Finding Hope in Bucharest

“When the war began, he started to have new symptoms, and he knew our life will not be same anymore.”

 

Tetiana was living in Bakhmut with her husband and 32-year-old son, Denys, who has Down syndrome, when Russia invaded Ukraine in 2022, though for them, the war began in 2014.

 

Tetiana was living in Bakhmut with her husband and 32-year-old son, Denys, who has Down syndrome, when Russia invaded Ukraine in 2022, though for them, the war began in 2014. Back then, pro-Russian separatists living in Bakhmut began holding rallies and calling for unification with Russia. Ukrainian forces, including Tetiana’s husband, successfully repelled Russian attacks, but when Russia launched its full-scale invasion in 2022, Bakhmut was not spared.

Tetiana and Denys evacuated from Bakhmut in the middle of March 2022. They feel fortunate that they got stuck in traffic on the way to the train station, because 15 minutes before they would have arrived, there was a missile attack at that station.

After getting out of the Donetsk region, they spent a week in western Ukraine, and eventually crossed the border to Bulgaria. They were able to live in a hotel financed by the Bulgarian government for a few months, but eventually that program ended. Finally, Tetiana and Denys arrived in Constanta, Romania, where government programs allowed them to live in hotels once again.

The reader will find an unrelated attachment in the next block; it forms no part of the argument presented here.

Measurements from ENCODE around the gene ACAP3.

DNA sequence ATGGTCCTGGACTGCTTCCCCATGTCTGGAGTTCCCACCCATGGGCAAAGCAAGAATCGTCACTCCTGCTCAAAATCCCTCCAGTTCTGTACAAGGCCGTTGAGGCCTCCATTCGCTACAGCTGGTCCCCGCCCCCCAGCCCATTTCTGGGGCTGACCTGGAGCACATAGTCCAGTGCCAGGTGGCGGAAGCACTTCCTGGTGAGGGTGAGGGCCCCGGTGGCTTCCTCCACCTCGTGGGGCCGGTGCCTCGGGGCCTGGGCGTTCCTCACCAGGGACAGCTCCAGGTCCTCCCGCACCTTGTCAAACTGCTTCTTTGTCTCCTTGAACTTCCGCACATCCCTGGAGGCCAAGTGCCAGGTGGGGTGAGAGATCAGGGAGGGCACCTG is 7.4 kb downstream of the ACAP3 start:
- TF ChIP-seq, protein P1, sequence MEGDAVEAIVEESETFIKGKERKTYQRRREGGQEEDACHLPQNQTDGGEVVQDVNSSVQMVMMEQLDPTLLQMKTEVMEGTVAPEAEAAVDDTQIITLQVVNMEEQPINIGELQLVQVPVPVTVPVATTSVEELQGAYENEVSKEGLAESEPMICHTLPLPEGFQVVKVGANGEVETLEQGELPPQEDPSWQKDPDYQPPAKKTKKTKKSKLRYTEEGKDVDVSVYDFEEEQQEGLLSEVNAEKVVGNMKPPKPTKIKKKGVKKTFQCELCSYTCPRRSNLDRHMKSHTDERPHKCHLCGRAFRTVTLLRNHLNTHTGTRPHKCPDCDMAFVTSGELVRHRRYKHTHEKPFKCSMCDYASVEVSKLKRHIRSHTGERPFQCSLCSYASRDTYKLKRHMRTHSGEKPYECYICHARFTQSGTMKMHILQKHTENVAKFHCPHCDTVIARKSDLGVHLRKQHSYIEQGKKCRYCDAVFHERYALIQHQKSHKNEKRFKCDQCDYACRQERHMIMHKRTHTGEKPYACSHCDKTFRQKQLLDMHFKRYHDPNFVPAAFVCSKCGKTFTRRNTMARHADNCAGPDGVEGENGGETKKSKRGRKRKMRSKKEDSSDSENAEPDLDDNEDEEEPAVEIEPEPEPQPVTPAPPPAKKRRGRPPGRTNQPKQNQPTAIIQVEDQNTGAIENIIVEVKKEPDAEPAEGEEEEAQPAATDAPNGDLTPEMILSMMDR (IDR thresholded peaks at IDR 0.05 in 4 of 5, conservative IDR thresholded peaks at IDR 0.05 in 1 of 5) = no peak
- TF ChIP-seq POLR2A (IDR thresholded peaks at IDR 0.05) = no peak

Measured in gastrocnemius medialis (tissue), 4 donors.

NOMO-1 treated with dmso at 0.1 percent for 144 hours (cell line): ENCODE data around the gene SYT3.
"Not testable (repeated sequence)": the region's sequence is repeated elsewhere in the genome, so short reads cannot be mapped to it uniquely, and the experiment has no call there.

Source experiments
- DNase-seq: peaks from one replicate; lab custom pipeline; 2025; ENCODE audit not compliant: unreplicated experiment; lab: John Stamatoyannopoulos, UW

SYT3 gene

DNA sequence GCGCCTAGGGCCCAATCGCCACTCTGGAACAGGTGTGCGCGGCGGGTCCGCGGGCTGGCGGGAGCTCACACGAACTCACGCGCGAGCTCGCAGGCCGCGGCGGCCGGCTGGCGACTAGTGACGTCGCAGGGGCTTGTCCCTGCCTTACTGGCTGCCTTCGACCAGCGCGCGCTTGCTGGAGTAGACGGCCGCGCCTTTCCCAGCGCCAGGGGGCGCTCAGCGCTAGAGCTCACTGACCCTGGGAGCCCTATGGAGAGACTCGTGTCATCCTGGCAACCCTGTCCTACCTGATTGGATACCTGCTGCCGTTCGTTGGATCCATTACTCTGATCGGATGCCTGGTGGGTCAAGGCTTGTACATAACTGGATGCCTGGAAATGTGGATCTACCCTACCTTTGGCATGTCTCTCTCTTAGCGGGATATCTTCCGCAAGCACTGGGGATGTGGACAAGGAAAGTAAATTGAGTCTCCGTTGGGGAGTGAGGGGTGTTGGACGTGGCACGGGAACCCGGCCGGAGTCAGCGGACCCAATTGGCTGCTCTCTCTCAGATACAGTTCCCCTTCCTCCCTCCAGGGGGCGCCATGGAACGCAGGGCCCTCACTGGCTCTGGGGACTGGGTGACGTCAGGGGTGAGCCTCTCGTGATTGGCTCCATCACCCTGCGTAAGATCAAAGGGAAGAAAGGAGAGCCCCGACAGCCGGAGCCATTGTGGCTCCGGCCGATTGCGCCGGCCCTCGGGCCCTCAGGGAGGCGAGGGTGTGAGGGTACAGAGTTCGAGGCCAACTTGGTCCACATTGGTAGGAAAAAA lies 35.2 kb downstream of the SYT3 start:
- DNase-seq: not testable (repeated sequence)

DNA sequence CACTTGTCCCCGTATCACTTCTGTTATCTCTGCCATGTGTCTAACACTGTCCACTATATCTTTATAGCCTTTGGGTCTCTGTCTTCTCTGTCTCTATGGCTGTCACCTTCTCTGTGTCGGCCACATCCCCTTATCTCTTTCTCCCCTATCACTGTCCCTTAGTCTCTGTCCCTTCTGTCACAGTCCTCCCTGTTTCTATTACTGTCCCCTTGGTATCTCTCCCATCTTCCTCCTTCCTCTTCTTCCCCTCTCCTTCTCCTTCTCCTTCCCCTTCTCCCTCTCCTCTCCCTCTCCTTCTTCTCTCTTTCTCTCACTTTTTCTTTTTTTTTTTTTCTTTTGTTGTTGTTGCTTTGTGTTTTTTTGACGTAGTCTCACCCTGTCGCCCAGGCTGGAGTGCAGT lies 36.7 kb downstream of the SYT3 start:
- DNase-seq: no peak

Denys, a Ukrainian refugee with Down's syndrome embracing his mother, Tetiana

 

“The beginning of the war was very hard for Denys to understand,” Tetiana says of her son. “He will always be a little boy. He is always smiling, like a sun child. But when the war began, he started to have new symptoms, and he knew our life will not be same anymore.”

Living in hotels was hard on Denys, though. They had to change hotels often, and Denys became confused and stressed, worried all the time that he might lose Tetiana. When the government aid in Romania ran out, Tetiana and Denys moved once more, this time to Bucharest. There, they found Habitat Romania, which helped them get a long-term apartment rental.

“My son has started to be more calm,” Tetiana says. “Finally, I can leave him alone at least for a few hours. I also found medical support for Deny because he has to take pills all the time. It’s very hard for me to find a job, but we still have some benefits. Thank you for the chance to live a normal life!”

 

“Thank you for the chance to live a normal life!”

 

Donate today to help us continue supporting families who have fled from Ukraine.

Donate

Related

Comments